Sunday, 2 October 2011

Android: Localizing your Android app - Part 2

Part two or our little localization tutorial. For a quick recap, we learned first here how to use string resources to leverage translation in localized applications.
The image below can help refresh your memory.

This solves the problem of translating the content of strings we put in your layout xml files. But what if we need to access those strings programmatically? Thanks to the fantastic Android framework, it couldn't be easier.
Using the Resources class you can access and resource embedded in your app, including strings.
Call Resources.getString(int resourceID) to get the desired string. Resource strings are defined under R.string.*.

For instance, consider the following resource string

    <string name="app_title">Test app</string>

calling getString(R.string.app_title) returns "Test app".
You can call getResources() from the the app context to get ta resource object. More information here.

Now, what if I need different images and icons for different countries? Like the exit signs in English and French.
No problem, just name the drawable directory the same way we learned to name the values directory.
For instance, drawable-fr contains icons/images for the French locale, drawable-es for Spanish and you got the idea.
But we all learned that we should use different drawables for different screen densities, that's why we have by default the directories drawable-ldpi, drawable-mdpi and drawable-hdpi. In order to have localizable icon/images taking density under consideration, combine both qualifiers in the name of the directory. Like: drawable-fr-mdpi, which contains drawable resources for French and high density devices. More details about how to combine different qualifiers can be found here.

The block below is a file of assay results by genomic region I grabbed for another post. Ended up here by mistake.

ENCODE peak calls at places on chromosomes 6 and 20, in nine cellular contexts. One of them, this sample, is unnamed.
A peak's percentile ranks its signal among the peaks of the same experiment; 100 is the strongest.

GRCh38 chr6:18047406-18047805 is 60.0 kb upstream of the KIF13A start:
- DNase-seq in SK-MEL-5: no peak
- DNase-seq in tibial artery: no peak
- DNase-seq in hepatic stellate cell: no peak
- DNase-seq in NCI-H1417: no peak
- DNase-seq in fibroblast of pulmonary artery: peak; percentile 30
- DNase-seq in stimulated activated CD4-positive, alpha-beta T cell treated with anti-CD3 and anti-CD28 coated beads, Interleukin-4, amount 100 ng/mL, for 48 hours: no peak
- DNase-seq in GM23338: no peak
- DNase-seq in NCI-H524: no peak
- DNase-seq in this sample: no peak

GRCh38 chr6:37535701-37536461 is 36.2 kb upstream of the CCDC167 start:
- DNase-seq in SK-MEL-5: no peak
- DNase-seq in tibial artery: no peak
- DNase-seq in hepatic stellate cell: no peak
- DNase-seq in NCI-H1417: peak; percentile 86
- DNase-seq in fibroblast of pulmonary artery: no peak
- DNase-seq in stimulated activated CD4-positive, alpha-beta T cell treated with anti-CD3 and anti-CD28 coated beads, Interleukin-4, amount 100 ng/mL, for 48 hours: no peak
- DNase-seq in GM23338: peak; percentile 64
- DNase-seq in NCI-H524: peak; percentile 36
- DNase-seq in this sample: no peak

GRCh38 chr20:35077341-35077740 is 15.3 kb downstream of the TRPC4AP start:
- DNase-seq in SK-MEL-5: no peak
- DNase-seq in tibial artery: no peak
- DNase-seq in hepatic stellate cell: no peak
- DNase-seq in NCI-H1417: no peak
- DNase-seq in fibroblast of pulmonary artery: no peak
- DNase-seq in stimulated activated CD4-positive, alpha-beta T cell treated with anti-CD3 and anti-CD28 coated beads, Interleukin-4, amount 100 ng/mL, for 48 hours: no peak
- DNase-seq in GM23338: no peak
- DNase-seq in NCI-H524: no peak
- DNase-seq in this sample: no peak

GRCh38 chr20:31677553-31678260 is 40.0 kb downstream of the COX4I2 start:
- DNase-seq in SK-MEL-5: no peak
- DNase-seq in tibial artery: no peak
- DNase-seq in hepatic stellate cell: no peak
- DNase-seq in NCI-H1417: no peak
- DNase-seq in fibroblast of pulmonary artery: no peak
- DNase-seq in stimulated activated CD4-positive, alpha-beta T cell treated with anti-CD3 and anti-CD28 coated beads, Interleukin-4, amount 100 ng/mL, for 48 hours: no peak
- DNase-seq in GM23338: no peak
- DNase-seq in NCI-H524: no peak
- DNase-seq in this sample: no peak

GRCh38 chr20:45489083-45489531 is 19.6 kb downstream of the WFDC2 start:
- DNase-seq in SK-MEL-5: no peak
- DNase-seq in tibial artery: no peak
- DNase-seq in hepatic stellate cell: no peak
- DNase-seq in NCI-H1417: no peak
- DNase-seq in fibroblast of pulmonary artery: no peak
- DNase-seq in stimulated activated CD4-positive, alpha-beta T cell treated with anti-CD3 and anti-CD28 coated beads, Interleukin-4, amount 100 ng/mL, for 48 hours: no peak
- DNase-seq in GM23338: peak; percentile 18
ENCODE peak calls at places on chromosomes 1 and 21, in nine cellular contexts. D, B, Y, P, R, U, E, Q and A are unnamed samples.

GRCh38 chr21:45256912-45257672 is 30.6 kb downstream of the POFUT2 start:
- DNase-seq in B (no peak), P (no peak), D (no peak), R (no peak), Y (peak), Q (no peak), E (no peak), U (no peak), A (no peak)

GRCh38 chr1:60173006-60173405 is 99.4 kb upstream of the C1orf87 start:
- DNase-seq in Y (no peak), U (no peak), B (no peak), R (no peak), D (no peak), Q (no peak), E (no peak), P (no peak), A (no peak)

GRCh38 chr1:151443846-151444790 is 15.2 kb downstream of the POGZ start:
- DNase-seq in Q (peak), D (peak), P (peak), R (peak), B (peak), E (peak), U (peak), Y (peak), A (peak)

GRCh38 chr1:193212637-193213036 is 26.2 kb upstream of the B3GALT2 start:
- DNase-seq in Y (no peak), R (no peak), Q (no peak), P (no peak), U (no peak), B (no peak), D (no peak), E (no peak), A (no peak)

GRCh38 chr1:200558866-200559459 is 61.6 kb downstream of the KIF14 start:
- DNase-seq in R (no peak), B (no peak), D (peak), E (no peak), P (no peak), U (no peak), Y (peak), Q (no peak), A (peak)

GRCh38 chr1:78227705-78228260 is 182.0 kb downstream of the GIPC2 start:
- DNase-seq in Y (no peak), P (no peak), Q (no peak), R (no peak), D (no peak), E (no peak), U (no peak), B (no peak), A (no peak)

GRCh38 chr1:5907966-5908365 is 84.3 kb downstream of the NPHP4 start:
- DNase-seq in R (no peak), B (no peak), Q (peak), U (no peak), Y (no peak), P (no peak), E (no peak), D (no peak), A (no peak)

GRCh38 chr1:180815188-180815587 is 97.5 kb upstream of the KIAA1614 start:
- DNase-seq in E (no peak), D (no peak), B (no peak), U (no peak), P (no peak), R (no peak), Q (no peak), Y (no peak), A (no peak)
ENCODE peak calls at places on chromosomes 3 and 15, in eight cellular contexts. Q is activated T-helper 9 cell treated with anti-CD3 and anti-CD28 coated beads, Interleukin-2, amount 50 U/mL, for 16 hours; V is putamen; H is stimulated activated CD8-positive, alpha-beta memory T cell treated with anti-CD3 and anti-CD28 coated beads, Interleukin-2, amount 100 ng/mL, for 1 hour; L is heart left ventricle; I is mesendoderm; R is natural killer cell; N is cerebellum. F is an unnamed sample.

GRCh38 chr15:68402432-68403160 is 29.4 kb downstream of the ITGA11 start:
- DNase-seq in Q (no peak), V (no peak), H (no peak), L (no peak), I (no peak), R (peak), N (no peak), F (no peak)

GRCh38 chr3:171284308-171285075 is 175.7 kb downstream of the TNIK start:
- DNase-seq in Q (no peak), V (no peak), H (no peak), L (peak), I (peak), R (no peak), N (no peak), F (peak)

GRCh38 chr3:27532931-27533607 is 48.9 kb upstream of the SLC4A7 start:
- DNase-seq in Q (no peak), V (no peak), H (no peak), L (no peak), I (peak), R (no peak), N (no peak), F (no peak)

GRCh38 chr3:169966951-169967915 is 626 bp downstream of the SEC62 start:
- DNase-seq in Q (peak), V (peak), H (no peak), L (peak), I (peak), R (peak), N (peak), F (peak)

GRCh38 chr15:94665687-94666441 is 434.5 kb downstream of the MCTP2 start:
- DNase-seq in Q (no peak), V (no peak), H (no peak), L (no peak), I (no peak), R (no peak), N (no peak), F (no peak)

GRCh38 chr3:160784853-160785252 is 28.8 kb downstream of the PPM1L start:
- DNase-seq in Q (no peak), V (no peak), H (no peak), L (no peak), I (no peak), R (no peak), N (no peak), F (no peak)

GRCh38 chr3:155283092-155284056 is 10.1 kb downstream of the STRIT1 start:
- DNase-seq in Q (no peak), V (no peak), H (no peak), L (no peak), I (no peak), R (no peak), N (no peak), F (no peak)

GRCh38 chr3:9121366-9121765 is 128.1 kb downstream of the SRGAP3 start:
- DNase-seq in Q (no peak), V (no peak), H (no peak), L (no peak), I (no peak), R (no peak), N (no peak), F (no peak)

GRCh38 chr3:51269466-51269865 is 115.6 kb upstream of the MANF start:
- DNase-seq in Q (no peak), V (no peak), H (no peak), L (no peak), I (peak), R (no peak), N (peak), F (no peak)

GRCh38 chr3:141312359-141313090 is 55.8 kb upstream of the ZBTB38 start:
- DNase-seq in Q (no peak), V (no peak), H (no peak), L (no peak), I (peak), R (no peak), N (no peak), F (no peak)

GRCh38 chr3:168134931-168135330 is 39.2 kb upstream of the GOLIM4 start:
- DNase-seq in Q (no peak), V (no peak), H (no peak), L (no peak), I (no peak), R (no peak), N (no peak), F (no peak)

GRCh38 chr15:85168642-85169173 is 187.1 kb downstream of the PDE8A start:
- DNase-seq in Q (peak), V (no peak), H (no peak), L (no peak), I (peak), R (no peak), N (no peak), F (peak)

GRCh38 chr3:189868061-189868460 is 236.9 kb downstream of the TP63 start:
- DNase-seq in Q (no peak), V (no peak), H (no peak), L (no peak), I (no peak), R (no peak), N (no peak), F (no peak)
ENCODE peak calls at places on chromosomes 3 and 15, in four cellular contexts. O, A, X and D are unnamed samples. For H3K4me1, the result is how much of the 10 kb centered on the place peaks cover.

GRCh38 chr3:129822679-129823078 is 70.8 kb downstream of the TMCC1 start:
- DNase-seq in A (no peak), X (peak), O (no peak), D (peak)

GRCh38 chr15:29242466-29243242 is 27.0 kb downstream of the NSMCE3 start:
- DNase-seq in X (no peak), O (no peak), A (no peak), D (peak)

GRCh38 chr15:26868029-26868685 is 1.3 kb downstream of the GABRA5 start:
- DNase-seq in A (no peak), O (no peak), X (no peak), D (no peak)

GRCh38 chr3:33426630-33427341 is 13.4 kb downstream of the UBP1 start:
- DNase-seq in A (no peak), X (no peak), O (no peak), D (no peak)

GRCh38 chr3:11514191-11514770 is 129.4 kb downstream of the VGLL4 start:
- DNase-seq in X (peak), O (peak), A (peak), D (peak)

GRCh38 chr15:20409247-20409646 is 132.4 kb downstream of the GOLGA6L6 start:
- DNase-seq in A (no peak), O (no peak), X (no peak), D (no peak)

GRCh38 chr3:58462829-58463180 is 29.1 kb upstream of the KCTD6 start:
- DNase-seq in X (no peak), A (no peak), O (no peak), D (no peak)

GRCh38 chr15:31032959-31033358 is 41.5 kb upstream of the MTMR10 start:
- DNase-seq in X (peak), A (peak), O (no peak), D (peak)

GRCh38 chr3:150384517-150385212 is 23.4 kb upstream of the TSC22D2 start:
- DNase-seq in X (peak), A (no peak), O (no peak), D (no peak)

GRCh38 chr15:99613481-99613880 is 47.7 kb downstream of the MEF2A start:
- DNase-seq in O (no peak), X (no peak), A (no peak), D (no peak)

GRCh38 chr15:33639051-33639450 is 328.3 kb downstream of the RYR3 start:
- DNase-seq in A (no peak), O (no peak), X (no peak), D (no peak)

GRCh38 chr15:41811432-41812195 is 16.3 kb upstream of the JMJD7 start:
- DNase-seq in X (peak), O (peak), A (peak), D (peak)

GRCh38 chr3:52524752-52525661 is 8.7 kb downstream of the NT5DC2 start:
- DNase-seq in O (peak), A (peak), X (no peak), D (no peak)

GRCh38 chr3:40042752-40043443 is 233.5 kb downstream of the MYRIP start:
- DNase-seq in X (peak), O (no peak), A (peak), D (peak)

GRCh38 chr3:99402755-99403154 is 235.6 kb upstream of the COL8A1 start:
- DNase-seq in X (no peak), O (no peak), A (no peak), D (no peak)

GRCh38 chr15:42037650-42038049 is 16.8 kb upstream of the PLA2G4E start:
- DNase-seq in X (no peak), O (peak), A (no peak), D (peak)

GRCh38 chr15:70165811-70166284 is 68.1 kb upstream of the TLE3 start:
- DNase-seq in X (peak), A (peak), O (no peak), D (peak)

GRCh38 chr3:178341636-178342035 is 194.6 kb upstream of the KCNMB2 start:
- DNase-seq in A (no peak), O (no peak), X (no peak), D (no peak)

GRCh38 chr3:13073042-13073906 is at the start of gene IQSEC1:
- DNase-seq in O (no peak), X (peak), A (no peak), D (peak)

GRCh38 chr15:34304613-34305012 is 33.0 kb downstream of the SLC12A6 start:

Ok, enough with translation, let's go talk about something more interesting now.
No, wait! Just a few more things about translating your app:
  1. Keep in mind that translated text will most likely have a different length than the original one. People say sentences in English are shorter than in French. I can't vouch for that :) but design the layout of your app considering text of variable size;
  2. it's a good idea to use resource strings for any text that will be displayed, even if that text does not need translation
  3. translating is not just about "replacing words". Be careful with the cultural significance of sentences and words.

To the other good stuff now: localizing: making your app support other cultural attributes like currency, date/time and number format.
1) The Locale class
All starts with the Locale class, which let's you get information about the current locale and all other available locales installed. To get an instance of the default Locale call the static method Locale.getDefault().
To get an instance of another available locale use one of the public fields in Locale, like Locale.GERMAN (default locale for Germany).
We'll talk more about it in the next sessions but you can find all you need to know about Locale here.

2) Date and Time
If you just want to access date or time formatted for the current locale, the easiest way is to use Calendar. (Actually I recommend calendar for and Date/Time reference. Never instantiate a Date object directly).